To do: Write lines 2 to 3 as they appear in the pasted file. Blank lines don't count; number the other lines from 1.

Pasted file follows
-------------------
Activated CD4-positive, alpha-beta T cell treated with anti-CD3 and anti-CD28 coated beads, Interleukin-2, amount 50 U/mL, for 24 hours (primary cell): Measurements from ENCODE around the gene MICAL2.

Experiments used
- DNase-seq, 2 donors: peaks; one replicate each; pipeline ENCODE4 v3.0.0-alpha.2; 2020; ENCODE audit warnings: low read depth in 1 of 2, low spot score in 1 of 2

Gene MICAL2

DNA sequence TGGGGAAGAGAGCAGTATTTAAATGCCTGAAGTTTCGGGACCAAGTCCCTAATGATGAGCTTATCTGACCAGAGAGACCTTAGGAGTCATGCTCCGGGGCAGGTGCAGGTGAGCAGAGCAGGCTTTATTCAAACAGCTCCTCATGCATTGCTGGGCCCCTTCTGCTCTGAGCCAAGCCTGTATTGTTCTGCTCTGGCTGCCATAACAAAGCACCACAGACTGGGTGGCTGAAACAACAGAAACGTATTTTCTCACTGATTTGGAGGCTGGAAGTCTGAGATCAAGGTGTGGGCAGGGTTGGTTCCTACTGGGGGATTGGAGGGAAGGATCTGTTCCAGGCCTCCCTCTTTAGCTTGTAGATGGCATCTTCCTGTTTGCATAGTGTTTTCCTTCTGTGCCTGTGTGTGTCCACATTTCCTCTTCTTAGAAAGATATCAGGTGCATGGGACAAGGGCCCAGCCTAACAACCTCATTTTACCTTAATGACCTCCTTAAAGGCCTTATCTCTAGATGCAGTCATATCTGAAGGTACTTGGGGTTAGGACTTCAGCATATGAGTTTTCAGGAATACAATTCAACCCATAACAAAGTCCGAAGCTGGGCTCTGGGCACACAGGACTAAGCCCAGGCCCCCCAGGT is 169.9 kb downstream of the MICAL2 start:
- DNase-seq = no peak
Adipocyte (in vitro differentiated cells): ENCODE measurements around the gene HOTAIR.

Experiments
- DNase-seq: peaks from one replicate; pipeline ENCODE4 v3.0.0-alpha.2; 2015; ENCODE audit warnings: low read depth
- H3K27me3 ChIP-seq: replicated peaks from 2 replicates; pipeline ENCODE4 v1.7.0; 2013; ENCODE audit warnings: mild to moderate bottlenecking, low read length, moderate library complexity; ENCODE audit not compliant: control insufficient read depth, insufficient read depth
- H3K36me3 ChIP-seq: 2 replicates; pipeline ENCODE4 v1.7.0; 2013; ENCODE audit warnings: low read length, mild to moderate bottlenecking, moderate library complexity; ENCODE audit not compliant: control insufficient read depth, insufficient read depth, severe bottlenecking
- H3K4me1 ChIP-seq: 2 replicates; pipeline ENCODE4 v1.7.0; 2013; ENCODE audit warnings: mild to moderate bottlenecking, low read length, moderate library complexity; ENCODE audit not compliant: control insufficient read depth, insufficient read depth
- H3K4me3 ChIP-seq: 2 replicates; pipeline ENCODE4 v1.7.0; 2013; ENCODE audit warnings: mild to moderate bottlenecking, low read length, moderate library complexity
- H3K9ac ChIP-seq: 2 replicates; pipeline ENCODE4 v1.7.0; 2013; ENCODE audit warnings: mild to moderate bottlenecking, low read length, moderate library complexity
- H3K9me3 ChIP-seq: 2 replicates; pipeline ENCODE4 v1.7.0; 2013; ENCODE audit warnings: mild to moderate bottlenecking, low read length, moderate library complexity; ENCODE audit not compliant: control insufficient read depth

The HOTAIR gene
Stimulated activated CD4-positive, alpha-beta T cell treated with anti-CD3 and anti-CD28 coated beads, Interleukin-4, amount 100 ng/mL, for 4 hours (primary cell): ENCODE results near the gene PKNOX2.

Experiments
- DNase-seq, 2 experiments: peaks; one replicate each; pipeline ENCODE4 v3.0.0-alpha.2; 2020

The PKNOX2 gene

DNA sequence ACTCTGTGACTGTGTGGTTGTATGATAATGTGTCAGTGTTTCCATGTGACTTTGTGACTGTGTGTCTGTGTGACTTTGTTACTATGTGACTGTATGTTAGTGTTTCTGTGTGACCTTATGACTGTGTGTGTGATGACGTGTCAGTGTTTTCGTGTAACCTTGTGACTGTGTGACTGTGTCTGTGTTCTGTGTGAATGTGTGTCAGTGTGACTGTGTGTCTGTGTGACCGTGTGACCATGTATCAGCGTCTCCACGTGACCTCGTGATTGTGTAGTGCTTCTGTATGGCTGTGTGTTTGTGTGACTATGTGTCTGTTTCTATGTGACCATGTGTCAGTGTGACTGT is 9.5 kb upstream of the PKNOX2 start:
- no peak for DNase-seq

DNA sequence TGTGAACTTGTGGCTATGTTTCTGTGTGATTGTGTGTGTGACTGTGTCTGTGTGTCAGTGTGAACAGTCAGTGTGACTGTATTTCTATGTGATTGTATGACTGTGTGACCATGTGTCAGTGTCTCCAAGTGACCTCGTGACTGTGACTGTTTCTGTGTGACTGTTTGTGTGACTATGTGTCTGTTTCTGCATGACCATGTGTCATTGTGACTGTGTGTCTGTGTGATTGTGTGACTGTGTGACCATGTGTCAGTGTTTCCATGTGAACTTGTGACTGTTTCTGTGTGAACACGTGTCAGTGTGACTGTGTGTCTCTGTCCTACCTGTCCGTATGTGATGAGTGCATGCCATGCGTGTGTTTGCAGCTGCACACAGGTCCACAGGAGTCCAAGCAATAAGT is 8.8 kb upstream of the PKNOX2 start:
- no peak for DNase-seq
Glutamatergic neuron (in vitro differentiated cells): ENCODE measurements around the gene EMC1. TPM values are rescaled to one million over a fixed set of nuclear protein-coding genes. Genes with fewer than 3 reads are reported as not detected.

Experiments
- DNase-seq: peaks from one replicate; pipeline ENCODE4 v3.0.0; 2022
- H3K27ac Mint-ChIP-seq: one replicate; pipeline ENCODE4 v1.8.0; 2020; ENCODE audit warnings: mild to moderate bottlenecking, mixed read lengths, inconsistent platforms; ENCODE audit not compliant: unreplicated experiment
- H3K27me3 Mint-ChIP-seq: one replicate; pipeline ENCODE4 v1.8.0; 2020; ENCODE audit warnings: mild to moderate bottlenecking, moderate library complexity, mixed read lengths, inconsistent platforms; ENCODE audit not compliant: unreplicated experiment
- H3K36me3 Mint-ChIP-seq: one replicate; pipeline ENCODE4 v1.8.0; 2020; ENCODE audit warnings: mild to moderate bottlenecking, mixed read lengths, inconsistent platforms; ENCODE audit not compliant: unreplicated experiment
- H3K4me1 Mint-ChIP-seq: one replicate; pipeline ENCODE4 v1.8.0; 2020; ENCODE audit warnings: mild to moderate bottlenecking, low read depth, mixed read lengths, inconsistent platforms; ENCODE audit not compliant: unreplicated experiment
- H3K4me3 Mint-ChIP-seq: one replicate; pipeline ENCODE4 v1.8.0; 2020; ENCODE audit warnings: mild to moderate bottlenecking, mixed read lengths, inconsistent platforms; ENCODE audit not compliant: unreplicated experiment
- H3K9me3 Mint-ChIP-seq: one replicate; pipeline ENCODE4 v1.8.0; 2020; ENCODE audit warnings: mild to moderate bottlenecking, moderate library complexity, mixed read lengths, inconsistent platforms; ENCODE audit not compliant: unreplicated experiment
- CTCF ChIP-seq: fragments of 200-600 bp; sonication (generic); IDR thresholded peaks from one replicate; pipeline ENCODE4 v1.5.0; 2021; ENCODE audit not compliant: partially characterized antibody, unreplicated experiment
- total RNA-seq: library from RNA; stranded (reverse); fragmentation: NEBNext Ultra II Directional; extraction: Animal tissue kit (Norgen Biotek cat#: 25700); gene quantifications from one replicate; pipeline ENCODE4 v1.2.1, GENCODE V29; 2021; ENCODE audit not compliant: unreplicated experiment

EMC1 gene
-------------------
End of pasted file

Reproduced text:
Experiments used
- DNase-seq, 2 donors: peaks; one replicate each; pipeline ENCODE4 v3.0.0-alpha.2; 2020; ENCODE audit warnings: low read depth in 1 of 2, low spot score in 1 of 2